Please note some of what is described above is off-label by the FDA but used routinely.

Q: What’s best treatment for dark spots.

A: The best treatment for dark spots is, without question, laser treatment once the spots appear. Topical products are helpful, but most helpful in eliminating the development of brown spots. Consistent use of sunscreen and retinoids helps maintain even, bright tone, while hydroquinone specifically diminishes pigment in any area you are treating. It is reasonable to use a hydroquinone to select areas once you start to see an area of unevenness developing; I review exhaustively with my patients that if they elect to use hydroquinone, that they need to be careful with the application. If it goes outside of the area of extra pigment, there may be a whitening at the rim of the normal skin.

The best laser treatments for dark spots fall into two major categories: pigment specific lasers and fractional resurfacing lasers. Pigment specific lasers are spot treatment therapies. They are used on one spot at a time and work by selectively heating the extra pigment particles in the target area. The names of these lasers are variable, but most commonly include Ruby lasers, Yag lasers, and Alexandrite lasers. Typically, the treated areas on the face appear as tiny surface scabs for several days to a week. So planning the right time for these treatments is important, since you may have several days of looking treated, even with makeup,

The other category, namely fractional resurfacing lasers, primarily build collagen in the skin, but also exfoliate the surface. There are many intensities of these lasers, from ones that leave the skin pink and dry for a few hours, to one that leaves it looking superficially wounded for a week and pink for another 3-4 weeks. The stronger lasers are usually used only for patients with dramatically spotty or wrinkled skin; most patients do great with options that leave them pink and dry for a few hours and pink and dry for a few days.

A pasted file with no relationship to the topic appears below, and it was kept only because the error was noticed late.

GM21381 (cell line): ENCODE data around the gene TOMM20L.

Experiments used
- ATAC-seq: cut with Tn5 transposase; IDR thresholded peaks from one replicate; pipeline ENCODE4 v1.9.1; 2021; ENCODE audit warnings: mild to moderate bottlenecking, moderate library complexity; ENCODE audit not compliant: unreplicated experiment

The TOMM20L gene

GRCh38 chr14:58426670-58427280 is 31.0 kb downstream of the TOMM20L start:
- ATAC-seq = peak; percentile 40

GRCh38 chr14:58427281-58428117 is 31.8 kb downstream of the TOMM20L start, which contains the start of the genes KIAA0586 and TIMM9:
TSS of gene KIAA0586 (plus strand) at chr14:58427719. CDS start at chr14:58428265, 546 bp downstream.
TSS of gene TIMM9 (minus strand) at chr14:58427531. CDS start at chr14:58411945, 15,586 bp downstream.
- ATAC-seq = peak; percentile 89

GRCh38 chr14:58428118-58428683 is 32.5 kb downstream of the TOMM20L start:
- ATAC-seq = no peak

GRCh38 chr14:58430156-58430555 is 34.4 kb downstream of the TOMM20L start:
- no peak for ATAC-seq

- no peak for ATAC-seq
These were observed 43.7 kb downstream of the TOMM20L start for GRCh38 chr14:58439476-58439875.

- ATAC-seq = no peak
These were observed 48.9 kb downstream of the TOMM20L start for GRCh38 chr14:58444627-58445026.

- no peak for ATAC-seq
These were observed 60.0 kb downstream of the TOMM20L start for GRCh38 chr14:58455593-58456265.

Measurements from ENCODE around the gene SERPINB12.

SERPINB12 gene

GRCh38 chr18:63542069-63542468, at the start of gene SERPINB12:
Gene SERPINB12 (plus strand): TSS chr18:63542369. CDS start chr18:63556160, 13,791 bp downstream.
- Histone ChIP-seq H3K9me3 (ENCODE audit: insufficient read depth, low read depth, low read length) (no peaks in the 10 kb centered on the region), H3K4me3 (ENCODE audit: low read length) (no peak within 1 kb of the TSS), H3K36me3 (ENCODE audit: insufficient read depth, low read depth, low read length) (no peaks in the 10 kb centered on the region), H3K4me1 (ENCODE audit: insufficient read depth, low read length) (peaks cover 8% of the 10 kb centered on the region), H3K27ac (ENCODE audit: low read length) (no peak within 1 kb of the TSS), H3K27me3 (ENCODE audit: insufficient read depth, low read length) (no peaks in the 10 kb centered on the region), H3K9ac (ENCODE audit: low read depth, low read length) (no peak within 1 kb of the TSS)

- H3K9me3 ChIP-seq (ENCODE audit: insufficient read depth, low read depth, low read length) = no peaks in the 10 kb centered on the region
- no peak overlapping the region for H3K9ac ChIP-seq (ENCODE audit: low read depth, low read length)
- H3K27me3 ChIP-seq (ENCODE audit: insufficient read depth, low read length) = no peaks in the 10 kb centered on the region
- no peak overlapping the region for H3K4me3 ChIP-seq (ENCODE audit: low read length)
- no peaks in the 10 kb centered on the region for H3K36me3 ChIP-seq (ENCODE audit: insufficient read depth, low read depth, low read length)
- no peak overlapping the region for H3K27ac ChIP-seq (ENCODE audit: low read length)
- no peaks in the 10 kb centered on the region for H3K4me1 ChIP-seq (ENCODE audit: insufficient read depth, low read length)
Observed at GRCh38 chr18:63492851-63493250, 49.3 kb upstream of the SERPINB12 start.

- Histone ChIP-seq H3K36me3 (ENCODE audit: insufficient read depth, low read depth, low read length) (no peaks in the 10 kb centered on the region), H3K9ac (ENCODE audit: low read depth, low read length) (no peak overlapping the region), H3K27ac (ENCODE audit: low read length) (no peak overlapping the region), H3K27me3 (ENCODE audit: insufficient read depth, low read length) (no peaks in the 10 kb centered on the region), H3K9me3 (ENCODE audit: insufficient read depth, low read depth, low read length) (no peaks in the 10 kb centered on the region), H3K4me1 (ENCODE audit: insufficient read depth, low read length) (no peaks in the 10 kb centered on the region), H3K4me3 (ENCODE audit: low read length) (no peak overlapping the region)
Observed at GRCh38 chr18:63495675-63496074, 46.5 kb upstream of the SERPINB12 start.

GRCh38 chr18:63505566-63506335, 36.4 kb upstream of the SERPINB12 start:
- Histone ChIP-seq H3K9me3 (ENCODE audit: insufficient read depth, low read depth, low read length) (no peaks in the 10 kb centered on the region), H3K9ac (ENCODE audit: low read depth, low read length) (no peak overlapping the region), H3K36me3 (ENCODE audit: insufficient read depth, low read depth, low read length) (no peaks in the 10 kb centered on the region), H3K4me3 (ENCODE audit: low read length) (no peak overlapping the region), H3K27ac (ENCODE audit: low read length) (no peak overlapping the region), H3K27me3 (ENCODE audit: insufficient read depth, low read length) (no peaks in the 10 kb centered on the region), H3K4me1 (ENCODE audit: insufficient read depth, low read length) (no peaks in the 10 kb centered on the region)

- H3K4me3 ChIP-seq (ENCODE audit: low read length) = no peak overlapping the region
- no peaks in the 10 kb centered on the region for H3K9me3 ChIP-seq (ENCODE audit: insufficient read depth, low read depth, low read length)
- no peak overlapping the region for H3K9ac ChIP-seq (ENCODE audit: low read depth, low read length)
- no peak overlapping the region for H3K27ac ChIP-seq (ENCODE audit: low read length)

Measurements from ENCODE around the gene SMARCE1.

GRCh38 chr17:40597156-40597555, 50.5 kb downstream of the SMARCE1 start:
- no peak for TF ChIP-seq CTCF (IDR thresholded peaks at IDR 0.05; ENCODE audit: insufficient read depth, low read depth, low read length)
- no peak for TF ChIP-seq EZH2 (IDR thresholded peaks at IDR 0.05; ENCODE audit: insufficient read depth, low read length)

The best overall here is combination therapy. To achieve the optimal outcomes, I encourage all of my patients to protect their skin daily with sunscreen – even in winter and rainy days – and if their skin can tolerate it, retinol or prescription retinoids on a nightly basis. I say if they can tolerate it because the use of retinoids can make the skin irritated, but usually the skin becomes used to it, especially if the patient is moisturizing well. I use it nightly without any trouble. I then bring in the use of Ruby, Yag, and Alexandrite lasers for concentrated sun spots and fractional resurfacing lasers to diffusely exfoliate and brighten skin tone.

Q: What are the best to treat acne?

A: We can use blue and red lights to assist with anti-inflammatory processes of acne. But what I find more effective is integrating light and vaccuuming benefits in a process called photopneumatic therapy.

To read the full article featured in GOOP : ‘A Q&A with Robert Anolik, M.D.’ click here:

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Doctor Olson is board certified and is fellowship trained as an oculofacial plastic surgeon.
Jane Olson, MD
8440 Bluebonnet Blvd, Ste B
Baton Rouge, LA 70810
Phone: 225.766.0005